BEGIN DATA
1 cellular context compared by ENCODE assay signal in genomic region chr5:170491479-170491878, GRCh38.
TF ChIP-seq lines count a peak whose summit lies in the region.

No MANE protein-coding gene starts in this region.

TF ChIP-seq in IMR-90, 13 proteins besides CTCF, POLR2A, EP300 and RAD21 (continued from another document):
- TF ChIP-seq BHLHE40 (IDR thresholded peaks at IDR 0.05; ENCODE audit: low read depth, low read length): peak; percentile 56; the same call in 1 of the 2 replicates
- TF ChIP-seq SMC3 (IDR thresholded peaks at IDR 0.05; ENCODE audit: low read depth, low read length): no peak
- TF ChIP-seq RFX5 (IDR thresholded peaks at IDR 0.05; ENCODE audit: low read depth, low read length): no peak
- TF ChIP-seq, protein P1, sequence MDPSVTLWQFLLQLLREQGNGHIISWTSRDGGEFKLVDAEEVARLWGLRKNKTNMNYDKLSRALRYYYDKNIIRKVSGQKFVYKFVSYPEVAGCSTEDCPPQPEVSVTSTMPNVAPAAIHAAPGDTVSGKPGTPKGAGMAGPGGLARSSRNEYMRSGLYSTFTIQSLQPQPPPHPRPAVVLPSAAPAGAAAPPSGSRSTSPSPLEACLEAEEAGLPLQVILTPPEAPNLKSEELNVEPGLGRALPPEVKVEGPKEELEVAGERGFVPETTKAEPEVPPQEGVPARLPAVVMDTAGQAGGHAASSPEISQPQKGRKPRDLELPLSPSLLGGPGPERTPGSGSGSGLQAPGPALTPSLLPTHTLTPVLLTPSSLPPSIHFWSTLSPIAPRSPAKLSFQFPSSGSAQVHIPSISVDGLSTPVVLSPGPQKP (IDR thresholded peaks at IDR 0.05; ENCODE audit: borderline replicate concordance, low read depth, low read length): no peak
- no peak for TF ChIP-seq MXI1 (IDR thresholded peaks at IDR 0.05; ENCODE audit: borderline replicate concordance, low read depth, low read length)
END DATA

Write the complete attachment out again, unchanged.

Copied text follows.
1 cellular context compared by ENCODE assay signal in genomic region chr5:170491479-170491878, GRCh38.
TF ChIP-seq lines count a peak whose summit lies in the region.

No MANE protein-coding gene starts in this region.

TF ChIP-seq in IMR-90, 13 proteins besides CTCF, POLR2A, EP300 and RAD21 (continued from another document):
- TF ChIP-seq BHLHE40 (IDR thresholded peaks at IDR 0.05; ENCODE audit: low read depth, low read length): peak; percentile 56; the same call in 1 of the 2 replicates
- TF ChIP-seq SMC3 (IDR thresholded peaks at IDR 0.05; ENCODE audit: low read depth, low read length): no peak
- TF ChIP-seq RFX5 (IDR thresholded peaks at IDR 0.05; ENCODE audit: low read depth, low read length): no peak
- TF ChIP-seq, protein P1, sequence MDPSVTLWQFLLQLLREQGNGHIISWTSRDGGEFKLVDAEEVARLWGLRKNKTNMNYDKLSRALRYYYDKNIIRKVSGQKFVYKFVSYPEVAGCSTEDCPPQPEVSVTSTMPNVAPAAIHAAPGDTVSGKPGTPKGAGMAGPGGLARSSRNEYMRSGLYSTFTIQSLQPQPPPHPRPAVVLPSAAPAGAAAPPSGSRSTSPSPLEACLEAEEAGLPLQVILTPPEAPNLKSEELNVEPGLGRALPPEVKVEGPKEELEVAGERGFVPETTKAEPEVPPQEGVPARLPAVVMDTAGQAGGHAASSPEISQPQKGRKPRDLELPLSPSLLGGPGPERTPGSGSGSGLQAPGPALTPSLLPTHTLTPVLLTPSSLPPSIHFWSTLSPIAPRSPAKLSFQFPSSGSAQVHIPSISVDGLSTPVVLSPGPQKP (IDR thresholded peaks at IDR 0.05; ENCODE audit: borderline replicate concordance, low read depth, low read length): no peak
- no peak for TF ChIP-seq MXI1 (IDR thresholded peaks at IDR 0.05; ENCODE audit: borderline replicate concordance, low read depth, low read length)